Does this make any sense to anyone?! This makes my head hurt, too!




Vaughn - Jul 21, 2005 10:26 am (#123 of 2969)
Edited Jul 21, 2005 11:29 am

Yeah, that is what I was kind of getting at, what happens when Voldemort's body is destroyed, if it still had a portion of his soul does that portion get destroyed and then he needs to use one of the Horcruxes to be "re-born".

If that is the case then there would be 3 that have been destroyed (if we assume RAB didn't destroy one).

So it would break down like this:

1. Inside Voldemort at Godric’s Hollow - destroyed.
2. The ring - destroyed.
3. The locket - maybe destroyed.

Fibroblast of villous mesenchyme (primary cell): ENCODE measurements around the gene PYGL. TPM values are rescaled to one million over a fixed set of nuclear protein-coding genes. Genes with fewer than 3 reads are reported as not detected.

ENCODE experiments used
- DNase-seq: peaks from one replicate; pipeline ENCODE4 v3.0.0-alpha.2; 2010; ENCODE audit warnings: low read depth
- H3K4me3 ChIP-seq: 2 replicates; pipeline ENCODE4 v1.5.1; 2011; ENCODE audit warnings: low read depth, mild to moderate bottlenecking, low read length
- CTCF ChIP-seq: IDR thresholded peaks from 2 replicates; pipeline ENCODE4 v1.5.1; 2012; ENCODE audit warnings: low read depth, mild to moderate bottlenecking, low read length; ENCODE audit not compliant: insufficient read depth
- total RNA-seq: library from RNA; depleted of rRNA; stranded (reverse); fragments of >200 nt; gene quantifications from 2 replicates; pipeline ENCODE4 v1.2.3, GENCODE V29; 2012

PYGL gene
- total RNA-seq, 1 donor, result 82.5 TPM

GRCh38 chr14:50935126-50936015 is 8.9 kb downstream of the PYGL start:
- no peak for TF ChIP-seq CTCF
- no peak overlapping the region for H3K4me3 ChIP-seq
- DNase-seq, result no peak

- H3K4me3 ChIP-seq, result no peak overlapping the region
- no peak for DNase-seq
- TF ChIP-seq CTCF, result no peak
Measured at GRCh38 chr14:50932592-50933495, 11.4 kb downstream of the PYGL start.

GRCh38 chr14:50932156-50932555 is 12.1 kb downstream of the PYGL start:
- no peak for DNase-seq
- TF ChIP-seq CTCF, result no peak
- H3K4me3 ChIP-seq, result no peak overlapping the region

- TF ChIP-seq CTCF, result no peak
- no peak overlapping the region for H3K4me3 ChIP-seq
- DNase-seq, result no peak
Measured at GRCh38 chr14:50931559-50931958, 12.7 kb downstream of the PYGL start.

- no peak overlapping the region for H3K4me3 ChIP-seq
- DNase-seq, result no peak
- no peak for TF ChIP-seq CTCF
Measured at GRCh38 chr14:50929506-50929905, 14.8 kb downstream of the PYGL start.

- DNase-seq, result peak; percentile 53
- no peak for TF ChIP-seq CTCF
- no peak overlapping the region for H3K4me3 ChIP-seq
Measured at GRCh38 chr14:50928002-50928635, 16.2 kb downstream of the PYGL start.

4. The cup from Hufflepuff - not destroyed.
5. The diary - destroyed.
6. Nagini - not destroyed.
7. The one in Voldemort now - not destroyed.

If on the other hand, whichever part of the soul is inside the body can only be destroyed when all of the others are gone, Voldemort did not lose his in Godric’s Hollow and the only remaining one is in an object belonging to Ravenclaw.

I just keep going back and forth on this. What fun. Smile

EDIT: When I was just reading all of the posts and had not joined the forum I couldn't understand all of the little errors in peoples posts...now that I have edited this one 3 times for spelling and whole letters just left off of words I understand a lot better. Smile




lurking-one - Jul 21, 2005 10:26 am (#124 of 2969)